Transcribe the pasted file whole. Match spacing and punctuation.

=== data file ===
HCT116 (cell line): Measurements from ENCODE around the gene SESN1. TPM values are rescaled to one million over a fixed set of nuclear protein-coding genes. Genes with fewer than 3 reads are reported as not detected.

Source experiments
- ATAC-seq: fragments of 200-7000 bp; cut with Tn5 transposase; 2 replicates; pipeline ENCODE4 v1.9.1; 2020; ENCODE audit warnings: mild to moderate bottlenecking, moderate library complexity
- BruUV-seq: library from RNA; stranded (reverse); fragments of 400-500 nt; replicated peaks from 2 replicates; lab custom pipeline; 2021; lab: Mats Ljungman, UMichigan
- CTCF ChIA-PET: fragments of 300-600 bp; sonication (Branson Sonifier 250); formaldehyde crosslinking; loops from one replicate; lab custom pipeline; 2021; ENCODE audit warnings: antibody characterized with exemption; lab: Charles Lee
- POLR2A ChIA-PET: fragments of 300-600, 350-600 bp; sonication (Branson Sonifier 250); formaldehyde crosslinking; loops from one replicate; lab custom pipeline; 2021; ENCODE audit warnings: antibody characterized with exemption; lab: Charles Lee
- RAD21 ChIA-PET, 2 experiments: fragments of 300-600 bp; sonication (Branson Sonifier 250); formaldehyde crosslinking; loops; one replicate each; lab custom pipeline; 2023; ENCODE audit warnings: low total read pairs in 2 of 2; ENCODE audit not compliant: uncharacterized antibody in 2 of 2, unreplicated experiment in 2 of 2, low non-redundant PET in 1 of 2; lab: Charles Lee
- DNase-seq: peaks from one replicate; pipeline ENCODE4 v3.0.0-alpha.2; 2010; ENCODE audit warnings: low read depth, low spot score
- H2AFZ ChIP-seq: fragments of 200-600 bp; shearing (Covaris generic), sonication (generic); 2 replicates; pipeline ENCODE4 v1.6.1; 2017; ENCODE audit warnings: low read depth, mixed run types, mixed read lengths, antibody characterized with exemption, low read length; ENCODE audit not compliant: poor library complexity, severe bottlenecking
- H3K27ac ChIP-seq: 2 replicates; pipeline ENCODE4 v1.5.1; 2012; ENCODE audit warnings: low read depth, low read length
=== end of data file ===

HCT116 (cell line): Measurements from ENCODE around the gene SESN1. TPM values are rescaled to one million over a fixed set of nuclear protein-coding genes. Genes with fewer than 3 reads are reported as not detected.

Source experiments
- ATAC-seq: fragments of 200-7000 bp; cut with Tn5 transposase; 2 replicates; pipeline ENCODE4 v1.9.1; 2020; ENCODE audit warnings: mild to moderate bottlenecking, moderate library complexity
- BruUV-seq: library from RNA; stranded (reverse); fragments of 400-500 nt; replicated peaks from 2 replicates; lab custom pipeline; 2021; lab: Mats Ljungman, UMichigan
- CTCF ChIA-PET: fragments of 300-600 bp; sonication (Branson Sonifier 250); formaldehyde crosslinking; loops from one replicate; lab custom pipeline; 2021; ENCODE audit warnings: antibody characterized with exemption; lab: Charles Lee
- POLR2A ChIA-PET: fragments of 300-600, 350-600 bp; sonication (Branson Sonifier 250); formaldehyde crosslinking; loops from one replicate; lab custom pipeline; 2021; ENCODE audit warnings: antibody characterized with exemption; lab: Charles Lee
- RAD21 ChIA-PET, 2 experiments: fragments of 300-600 bp; sonication (Branson Sonifier 250); formaldehyde crosslinking; loops; one replicate each; lab custom pipeline; 2023; ENCODE audit warnings: low total read pairs in 2 of 2; ENCODE audit not compliant: uncharacterized antibody in 2 of 2, unreplicated experiment in 2 of 2, low non-redundant PET in 1 of 2; lab: Charles Lee
- DNase-seq: peaks from one replicate; pipeline ENCODE4 v3.0.0-alpha.2; 2010; ENCODE audit warnings: low read depth, low spot score
- H2AFZ ChIP-seq: fragments of 200-600 bp; shearing (Covaris generic), sonication (generic); 2 replicates; pipeline ENCODE4 v1.6.1; 2017; ENCODE audit warnings: low read depth, mixed run types, mixed read lengths, antibody characterized with exemption, low read length; ENCODE audit not compliant: poor library complexity, severe bottlenecking
- H3K27ac ChIP-seq: 2 replicates; pipeline ENCODE4 v1.5.1; 2012; ENCODE audit warnings: low read depth, low read length